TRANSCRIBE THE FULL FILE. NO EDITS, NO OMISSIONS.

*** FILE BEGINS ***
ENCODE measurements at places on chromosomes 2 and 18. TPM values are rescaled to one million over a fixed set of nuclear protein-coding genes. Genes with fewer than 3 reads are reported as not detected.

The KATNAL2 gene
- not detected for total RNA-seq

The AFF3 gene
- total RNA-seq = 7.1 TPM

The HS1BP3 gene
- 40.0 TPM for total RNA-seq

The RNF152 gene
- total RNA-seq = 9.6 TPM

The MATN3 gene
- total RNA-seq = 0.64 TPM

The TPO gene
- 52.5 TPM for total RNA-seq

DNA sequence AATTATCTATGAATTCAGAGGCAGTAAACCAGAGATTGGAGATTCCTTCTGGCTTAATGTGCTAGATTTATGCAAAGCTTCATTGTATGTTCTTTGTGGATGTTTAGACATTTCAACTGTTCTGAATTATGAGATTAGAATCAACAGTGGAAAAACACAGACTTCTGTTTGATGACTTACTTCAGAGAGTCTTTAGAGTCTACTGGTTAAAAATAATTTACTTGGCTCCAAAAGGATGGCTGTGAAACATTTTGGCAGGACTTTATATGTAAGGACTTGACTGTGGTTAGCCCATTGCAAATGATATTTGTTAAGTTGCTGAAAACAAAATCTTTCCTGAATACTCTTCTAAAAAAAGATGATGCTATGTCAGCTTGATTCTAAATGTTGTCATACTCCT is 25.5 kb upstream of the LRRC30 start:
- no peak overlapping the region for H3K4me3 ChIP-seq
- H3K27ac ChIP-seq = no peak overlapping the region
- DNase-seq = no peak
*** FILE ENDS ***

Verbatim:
ENCODE measurements at places on chromosomes 2 and 18. TPM values are rescaled to one million over a fixed set of nuclear protein-coding genes. Genes with fewer than 3 reads are reported as not detected.

The KATNAL2 gene
- not detected for total RNA-seq

The AFF3 gene
- total RNA-seq = 7.1 TPM

The HS1BP3 gene
- 40.0 TPM for total RNA-seq

The RNF152 gene
- total RNA-seq = 9.6 TPM

The MATN3 gene
- total RNA-seq = 0.64 TPM

The TPO gene
- 52.5 TPM for total RNA-seq

DNA sequence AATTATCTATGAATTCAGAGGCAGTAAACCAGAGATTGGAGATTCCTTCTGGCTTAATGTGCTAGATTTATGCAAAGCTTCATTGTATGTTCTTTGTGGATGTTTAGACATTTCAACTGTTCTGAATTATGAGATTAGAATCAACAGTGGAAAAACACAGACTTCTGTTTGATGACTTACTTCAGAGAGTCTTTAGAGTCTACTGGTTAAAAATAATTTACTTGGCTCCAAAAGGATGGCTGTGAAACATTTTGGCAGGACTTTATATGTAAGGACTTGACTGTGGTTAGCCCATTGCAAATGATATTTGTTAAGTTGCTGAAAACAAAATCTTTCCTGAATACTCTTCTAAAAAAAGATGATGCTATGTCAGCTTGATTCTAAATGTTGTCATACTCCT is 25.5 kb upstream of the LRRC30 start:
- no peak overlapping the region for H3K4me3 ChIP-seq
- H3K27ac ChIP-seq = no peak overlapping the region
- DNase-seq = no peak